The past few years have seemed like a golden age for the veterinary sector with chains of clinics and hospitals multiplying fast and across borders. Investor enthusiasm to take advantage of the love pet owners have for their beloved animals has been rapacious.
Unfortunately, as companies like veterinary service provider CVS have found out, it’s not much use owning a large chain of clinics if you haven’t got anyone to staff them. “…the group remains heavily reliant on locum cover given the continuing industry-wide shortage of vets…” read CVS’ latest trading update, admitting that EBITDA looks to remain flat as a result.
Smaller businesses are suffering from the shortage too, and the situation looks set to get worse. A survey by the British Veterinary Association found that 37% of respondents are actively thinking of leaving the profession.
While many veterinary businesses are struggling to recruit, one charity that asks vets to give up precious spare time to do more work for free has somehow boomed in size. Set up in 2016, StreetVet, which provides veterinary care to the pets of the homeless has had its own golden age. In the space of three or so years, what started as two vets doing their best to help the homeless in London has now transformed into a 400-strong army of vets helping out the homeless and their pets across eight UK locations: Birmingham, Brighton, Bristol, Cambridge, Cheltenham, Cornwall, Plymouth and Southampton.
Co-founder Jade Statt and colleague Gabriel Galea have several theories as to what is causing vets to quit. “Vets graduating nowadays feel there is a lack of role models for them,” says Statt. “When I graduated my first employer owned his own practice, had many years of experience under his belt and it was in his best interest to help me be the best vet I can be.” Now, the structure of bigger chains means that senior vets may not feel invested enough to help guide new graduates who have joined.
She also worries that many new graduates are deskilling quickly and thus becoming bored. “The public are becoming more aware of the specialisms out there, thanks in part to programmes like Supervet, and because their expectations are so high, and there’s a perception that it’s a litigious world out there, graduates believe they should refer a lot of cases on.”
Further to this, Galea believes there is an inherent conflict between the desire of vets to do the best thing for an animal and the financial considerations of running a practice. Fear of a practice going bankrupt and being unable to help local animals “constantly opens vets up to emotional blackmail” that means they end up “working ludicrously hard for a salary that doesn’t match our skills,” laments Galea. Plus, the ongoing conflict between what treatments an animal needs and what the owner can afford puts vets in a difficult position that becomes “particularly demoralising” when they are then reprimanded by a non-veterinary manager for not bringing in more fees.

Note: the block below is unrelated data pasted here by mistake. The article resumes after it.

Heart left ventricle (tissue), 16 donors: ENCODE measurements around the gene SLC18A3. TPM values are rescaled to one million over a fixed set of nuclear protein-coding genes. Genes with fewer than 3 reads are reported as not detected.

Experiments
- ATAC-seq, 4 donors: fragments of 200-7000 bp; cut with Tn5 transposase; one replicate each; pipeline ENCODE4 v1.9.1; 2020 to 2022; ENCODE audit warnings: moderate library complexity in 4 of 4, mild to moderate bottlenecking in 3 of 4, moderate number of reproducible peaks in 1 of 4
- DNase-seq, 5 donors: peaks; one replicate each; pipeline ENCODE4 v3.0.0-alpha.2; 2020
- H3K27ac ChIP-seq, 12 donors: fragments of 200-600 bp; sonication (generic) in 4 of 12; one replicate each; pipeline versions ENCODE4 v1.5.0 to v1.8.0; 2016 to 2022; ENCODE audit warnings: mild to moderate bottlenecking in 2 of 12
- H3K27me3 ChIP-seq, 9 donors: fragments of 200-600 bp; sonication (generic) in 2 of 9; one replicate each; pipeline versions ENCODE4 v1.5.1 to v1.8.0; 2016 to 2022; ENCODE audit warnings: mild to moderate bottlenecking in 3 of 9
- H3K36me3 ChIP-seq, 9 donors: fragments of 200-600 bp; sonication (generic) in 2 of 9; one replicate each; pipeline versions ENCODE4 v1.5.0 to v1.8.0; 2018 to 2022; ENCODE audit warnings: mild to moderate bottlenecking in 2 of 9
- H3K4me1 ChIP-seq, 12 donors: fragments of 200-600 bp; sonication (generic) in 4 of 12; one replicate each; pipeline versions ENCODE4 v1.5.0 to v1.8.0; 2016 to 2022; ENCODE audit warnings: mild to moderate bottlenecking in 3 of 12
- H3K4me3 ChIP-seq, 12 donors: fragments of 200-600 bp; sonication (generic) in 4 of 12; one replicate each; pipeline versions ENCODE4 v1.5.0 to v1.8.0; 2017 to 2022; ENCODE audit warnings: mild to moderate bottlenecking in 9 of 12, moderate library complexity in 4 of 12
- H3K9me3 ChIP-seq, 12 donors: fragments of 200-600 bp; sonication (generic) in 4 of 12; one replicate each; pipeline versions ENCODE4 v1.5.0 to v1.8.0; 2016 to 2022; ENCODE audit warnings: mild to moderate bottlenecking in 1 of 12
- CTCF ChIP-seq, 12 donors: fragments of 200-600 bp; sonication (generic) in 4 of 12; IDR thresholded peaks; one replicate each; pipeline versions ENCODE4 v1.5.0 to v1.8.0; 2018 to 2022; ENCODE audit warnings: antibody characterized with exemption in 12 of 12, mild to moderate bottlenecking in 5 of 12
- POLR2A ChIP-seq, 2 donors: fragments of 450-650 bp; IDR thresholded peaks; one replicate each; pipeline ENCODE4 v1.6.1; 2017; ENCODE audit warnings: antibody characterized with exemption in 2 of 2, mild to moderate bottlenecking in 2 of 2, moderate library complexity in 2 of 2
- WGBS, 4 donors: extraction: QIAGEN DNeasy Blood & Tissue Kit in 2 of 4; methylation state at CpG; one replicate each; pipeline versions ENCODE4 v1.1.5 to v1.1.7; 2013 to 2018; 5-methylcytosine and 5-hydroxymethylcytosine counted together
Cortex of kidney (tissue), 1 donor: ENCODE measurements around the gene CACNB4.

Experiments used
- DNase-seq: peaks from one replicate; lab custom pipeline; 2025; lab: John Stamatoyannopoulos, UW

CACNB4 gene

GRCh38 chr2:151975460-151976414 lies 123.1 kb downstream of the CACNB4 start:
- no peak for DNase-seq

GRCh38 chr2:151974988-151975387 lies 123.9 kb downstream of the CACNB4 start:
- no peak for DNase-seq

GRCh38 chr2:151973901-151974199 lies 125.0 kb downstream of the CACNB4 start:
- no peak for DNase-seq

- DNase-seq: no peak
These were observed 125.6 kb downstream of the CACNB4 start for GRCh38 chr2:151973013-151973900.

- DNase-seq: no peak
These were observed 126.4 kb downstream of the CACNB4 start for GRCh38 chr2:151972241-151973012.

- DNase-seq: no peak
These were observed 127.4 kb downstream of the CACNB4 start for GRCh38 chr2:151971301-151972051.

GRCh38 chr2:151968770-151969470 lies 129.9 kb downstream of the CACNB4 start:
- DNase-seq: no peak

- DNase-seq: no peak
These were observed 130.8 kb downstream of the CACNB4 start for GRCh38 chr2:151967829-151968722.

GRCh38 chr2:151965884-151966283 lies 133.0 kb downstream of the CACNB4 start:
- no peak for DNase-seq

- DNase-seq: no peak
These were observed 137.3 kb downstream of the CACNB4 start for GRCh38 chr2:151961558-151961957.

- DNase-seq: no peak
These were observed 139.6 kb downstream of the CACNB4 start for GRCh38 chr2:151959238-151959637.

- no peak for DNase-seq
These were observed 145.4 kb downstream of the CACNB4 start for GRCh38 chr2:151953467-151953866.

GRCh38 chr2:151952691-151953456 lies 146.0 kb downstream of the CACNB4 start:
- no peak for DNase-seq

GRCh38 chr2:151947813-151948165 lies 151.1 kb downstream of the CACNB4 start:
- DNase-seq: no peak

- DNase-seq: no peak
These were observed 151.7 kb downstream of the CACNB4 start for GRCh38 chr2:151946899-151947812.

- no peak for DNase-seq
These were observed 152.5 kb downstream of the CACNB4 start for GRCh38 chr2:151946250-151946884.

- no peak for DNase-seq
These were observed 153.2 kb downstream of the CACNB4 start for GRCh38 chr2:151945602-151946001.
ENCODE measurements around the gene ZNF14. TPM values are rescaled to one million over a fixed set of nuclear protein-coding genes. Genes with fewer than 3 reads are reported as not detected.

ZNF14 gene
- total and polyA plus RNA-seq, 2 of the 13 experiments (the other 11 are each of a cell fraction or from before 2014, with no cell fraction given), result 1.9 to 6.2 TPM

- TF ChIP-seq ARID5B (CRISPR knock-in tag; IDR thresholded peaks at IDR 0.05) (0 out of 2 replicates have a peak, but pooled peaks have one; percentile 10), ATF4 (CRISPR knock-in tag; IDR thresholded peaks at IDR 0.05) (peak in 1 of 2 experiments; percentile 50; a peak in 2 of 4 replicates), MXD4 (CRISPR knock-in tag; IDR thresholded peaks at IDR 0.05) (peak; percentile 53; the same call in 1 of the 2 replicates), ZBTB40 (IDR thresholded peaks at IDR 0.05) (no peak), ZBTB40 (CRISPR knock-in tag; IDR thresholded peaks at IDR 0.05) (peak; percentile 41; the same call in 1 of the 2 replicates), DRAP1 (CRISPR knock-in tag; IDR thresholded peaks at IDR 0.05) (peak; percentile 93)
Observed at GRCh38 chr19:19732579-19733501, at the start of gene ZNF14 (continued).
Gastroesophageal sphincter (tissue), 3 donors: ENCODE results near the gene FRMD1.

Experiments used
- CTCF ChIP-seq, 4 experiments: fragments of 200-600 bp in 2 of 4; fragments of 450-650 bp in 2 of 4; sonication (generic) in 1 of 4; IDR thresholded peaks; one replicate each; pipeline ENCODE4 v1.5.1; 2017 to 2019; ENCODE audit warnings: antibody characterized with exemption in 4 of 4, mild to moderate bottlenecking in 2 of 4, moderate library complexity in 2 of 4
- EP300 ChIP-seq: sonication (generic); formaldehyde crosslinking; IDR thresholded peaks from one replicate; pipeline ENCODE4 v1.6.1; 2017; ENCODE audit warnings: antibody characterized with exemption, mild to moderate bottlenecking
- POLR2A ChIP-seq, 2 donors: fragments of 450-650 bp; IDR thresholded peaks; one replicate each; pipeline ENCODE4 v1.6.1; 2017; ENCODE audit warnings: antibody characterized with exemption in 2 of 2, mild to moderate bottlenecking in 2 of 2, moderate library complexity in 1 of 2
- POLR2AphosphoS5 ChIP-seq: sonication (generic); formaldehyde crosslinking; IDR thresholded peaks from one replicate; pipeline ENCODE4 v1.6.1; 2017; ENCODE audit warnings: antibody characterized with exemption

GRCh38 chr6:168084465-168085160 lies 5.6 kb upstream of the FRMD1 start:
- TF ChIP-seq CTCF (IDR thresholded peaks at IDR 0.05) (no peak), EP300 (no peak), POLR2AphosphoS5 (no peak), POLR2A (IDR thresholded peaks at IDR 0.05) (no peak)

Streetvet, however, “let’s vets be vets” she adds. “The management team worry about the finances of each treatment, while we simply worry about keeping pets happy and healthy”. Statt concurs that the “overwhelming feedback… is that volunteering with us reminds them why they became a vet or veterinary nurse in the first place”. In other words, caring about the animals. Additionally, “when you’ve got a group of people all willing to give up their free time to give back there is a great vibe, that maybe people don’t feel in their work life”.
There are some clear takeaways here for veterinary chains.
One is that lines of communication within a business and each person’s role need to be carefully thought out. Vets who are allowed to get on with the business of caring for the nation’s pets without feeling harassed by a finance team that ignores their clinical expertise and relationship with clients, are more likely to stick around in their jobs. “Ensuring that all communications about performance and targets are led by suitably trained vets would change conversations that would otherwise feel like an admonition into a learning experience,” advises Galea.
In fact, all forms of internal corporate communications, whether that’s a whole company update on a chain’s financial progress, or announcement of new protocols or services need to be carefully managed, mindful of the different audiences within a business.
Introducing a mentor scheme within a business would also be a good way to help retain recent veterinary graduates. Having support during what is a very daunting time, will help recent graduates develop their skills, and become more confident vets, less likely to quit the profession.
In a similar vein, veterinary chains should consider making out-of-hour shifts compulsory for a manageable period for new graduates. “It completely changes your way of working and will give them a boost of confidence in their skills,” says Statt. Out-of-hours work that forces vets to think on their feet, will help stop new veterinary graduates referring on cases and deskilling.
Furthermore, veterinary chains need to make a clear effort to communicate that they have such measures in place in their recruitment campaigns, and work hard to engage with potential employees.
We’ve had several years of fierce investment into the bricks-and-mortar of veterinary businesses. Now the management teams and their backers need to start investing more into their employees.
Ploy Radford is a freelance journalist and a consultant at PLMR, which provides media relations, corporate communications and public affairs services to a number of sectors, including animal health. She can be contacted on 0203 4630 813 or email@example.com
This feature was first published in the May 2019 issue of Pet Gazette